Have you been off the pill for 3 months and your period still hasn’t returned? You’re not alone. In fact, anywhere from upwards of 3-6% of women may never see the return of their period post pill with studies suggesting that women with a history of irregular periods are at higher risk.
For many women, coming off of the pill signals the beginning of a myriad of symptoms and can mean the end of regular periods. The threat of the return of acne, painful or heavy periods, mood swings or headaches are enough to give any woman pause when it comes to stopping the pill.
While it is true that some women are able to begin cycling regularly again and have minimal symptoms when they stop the pill, clinically I see that hormone imbalances and menstrual irregularities are more the norm for post-pill women.
Post-Birth Control Syndrome is real and it’s why many women can feel pretty fearful about taking the leap to get off the pill.
What is Post-Birth Control Syndrome?
Post-Birth Control Syndrome is describes the constellation of symptoms that arise in women within 4-6 months of discontinuing the pill. You may not even realize the symptoms you have are because of having stopped the pill. Here are the many signs and symptoms associated with hormone imbalance following a withdrawal from the pill.
Common Symptoms of Post-Birth Control Syndrome Include:
- Menstrual Irregularities: Post-Pill Amenorrhea (loss of menstruation after taking the pill), heavy menstruation, painful periods, and short cycles (<24 days).
- Hormone changes such as infertility, hypothyroidism, hair loss, breast tenderness, acne, and adrenal dysfunction.
- Pain syndromes like migraines and headaches.
- Changes in body composition like breast size, gaining weight or difficulty losing weight.
- Mood Disorders such as anxiety, depression, mood swings and PMS symptoms.
- Digestive symptoms like changes in bowels, digestive upset, gas, or bloating.
- Inflammation and other immune imbalances.
What is Post-Pill Amenorrhea?
Post-pill amenorrhea is a symptom of Post-Birth Control syndrome is marked by the absence of menses that persists 4-6 months after the pill. If you’re a woman with irregular periods, you are at a higher risk of losing your period for good!
This is huge given that the pill is the most common treatment for irregular periods associated with PCOS.
Period Gone Missing After the Pill? Here’s What to Do First.
If you’re concerned your period may not return then it is time to have testing done! This is the first step to understanding why your period hasn’t returned and what is absolutely essential to restoring your hormone health.
5 Tests to Have Done If Your Period Has Gone Missing After the Pill
The symptoms of Post-Birth Control Syndrome arise from the many ways in which the pill affects your body—suppressing natural hormones, depleting nutrients, and disruption of the microbiome are only a handful of side effects. The following tests should be completed in any woman who has stopped the pill for 3 months or more and has not experienced a regular cycle.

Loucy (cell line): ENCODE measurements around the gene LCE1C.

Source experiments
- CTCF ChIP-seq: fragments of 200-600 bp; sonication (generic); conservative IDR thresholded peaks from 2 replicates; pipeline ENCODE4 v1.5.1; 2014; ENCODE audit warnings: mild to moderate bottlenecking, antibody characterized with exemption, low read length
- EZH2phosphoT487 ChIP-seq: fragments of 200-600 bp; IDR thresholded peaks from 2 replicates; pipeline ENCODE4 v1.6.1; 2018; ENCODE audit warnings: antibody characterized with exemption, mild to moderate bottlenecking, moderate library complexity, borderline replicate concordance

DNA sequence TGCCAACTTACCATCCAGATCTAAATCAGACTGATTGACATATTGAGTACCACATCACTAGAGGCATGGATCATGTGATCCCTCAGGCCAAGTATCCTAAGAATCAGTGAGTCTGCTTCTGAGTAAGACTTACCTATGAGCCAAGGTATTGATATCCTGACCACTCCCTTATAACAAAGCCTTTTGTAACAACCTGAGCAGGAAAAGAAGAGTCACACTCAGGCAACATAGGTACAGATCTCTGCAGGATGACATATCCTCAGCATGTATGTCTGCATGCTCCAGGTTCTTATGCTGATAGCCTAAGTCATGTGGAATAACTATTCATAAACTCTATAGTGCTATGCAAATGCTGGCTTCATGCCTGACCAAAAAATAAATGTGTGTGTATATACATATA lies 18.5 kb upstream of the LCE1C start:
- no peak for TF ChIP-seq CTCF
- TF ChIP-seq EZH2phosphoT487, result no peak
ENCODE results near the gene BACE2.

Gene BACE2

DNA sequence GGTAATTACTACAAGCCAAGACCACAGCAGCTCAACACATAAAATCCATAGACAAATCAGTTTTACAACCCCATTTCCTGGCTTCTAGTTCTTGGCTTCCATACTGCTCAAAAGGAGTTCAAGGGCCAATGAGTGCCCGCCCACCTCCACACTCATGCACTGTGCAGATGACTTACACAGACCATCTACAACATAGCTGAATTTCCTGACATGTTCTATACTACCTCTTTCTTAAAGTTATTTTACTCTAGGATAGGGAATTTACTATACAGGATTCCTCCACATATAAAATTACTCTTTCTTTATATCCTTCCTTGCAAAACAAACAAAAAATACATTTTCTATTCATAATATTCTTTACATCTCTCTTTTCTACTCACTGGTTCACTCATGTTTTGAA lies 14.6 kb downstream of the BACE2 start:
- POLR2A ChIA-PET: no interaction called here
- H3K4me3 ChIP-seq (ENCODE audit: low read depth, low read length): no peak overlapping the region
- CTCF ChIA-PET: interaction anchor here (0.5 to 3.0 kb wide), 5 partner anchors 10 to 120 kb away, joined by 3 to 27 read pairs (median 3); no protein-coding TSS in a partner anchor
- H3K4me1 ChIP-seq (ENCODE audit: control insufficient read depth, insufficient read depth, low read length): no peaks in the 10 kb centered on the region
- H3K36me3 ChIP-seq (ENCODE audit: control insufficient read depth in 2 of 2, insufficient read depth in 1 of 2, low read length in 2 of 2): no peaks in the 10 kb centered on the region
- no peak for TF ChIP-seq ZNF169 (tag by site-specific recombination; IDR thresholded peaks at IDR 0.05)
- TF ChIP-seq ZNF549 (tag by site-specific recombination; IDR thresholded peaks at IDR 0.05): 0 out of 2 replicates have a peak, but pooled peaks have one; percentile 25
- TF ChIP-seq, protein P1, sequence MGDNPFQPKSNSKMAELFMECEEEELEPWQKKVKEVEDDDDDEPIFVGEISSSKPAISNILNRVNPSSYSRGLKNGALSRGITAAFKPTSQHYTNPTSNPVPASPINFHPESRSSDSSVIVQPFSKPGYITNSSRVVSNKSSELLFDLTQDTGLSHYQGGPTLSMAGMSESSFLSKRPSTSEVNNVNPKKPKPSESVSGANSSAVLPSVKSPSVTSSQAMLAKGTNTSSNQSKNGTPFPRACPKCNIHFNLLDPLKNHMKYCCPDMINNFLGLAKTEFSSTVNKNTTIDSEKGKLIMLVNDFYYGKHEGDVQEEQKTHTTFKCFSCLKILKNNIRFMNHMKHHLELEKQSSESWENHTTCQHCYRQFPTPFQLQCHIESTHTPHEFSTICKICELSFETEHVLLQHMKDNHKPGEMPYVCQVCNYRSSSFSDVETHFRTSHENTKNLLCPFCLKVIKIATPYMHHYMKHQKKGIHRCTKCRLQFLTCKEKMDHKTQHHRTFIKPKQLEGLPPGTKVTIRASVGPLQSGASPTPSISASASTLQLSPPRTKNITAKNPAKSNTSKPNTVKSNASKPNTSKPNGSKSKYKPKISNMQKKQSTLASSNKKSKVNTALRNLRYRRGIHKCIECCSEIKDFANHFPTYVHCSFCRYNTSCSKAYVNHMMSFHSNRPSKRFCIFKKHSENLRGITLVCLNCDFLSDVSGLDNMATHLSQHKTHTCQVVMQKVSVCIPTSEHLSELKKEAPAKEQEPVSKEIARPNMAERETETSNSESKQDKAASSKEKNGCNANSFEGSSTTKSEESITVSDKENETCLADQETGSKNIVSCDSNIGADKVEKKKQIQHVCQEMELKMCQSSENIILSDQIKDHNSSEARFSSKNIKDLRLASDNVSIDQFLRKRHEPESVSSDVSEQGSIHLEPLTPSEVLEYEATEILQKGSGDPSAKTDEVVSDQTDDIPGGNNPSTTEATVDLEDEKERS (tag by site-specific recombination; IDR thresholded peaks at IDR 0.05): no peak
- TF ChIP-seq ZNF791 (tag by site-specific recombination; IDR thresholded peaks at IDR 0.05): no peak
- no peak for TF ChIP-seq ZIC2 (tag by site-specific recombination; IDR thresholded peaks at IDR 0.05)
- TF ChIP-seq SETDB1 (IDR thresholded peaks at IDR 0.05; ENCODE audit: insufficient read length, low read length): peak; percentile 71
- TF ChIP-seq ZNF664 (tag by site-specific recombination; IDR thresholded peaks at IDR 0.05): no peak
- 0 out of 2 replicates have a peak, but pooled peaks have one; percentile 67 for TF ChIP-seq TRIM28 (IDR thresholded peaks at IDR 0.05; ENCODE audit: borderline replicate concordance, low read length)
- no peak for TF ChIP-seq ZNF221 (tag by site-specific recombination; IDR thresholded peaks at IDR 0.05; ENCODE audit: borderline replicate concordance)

1. FSH, LH, Estradiol
FSH and LH are brain hormones that help us understand if your period is missing due to your pituitary glands or ovaries. A high FSH is a sign that the ovaries are not responding appropriately.
It is important to note that these hormones should be repeated to get a clear picture as they often fluctuate. If you are menstruating, on the 3rd day of your menstrual cycle (your period marks the first day) test FSH, LH, Estradiol. This will help you determine how your brain is signaling your ovaries and how they are responding.
Testing progesterone can help you understand if ovulation has occurred, but will also provide insight into your overall sex hormone balance.
If you are menstruating, having testing done between days 19 and 22 of your cycle (or 7 days before you expect your period again) for estradiol and progesterone to determine the balance of these hormones and understand if estrogen dominance is your issue.
If you’re period has gone missing (Post-Pill Amenorrhea), it is important to have labs testing to understand why. In addition to the above tests, I also recommend a prolactin screening to check for pituitary abnormalities.
3. Comprehensive Thyroid Testing.
TSH, Free T4, Free T3, Reverse T3, Anti-TPO & Anti-Thyroglobulin
Learn more about Why I Require a Complete Thyroid Panel
4. Get Your Adrenals Checked.
4-Point Salivary Cortisol or 4-Point Urinary Cortisol and Cortisone.
Read more about How Your Adrenals Can Cause Hormone Imbalances.
5. Go Dutch!
Dutch Hormone Testing is the most comprehensive hormone testing available and shows you not only the total hormones, but also if you’re making harmful metabolites.
The one caveat with the Dutch is that it needs to be interpreted by an expert. I recommend having this test reviewed by an experienced doctor. This test gives a lot of info and can be very telling of certain risks, like cancer. Depending on your results, you may need additional testing or a referral to a specialist. Only a doctor, nurse practitioner, physician’s assistant or other licensed practitioner can interpret, diagnoses and treat you based on your lab results and symptoms.
Post-Birth Control Syndrome and the loss of your period can be a lot to navigate on your own. Partnering with an expert such as a Functional Medicine practitioner will help you understand the specific needs of your body and help you create an individualized plan for healing.
Was this helpful for you? Leave a comment below and let me know if you’ve been struggling with this or have possibly been misdiagnosed. I’m here to help you.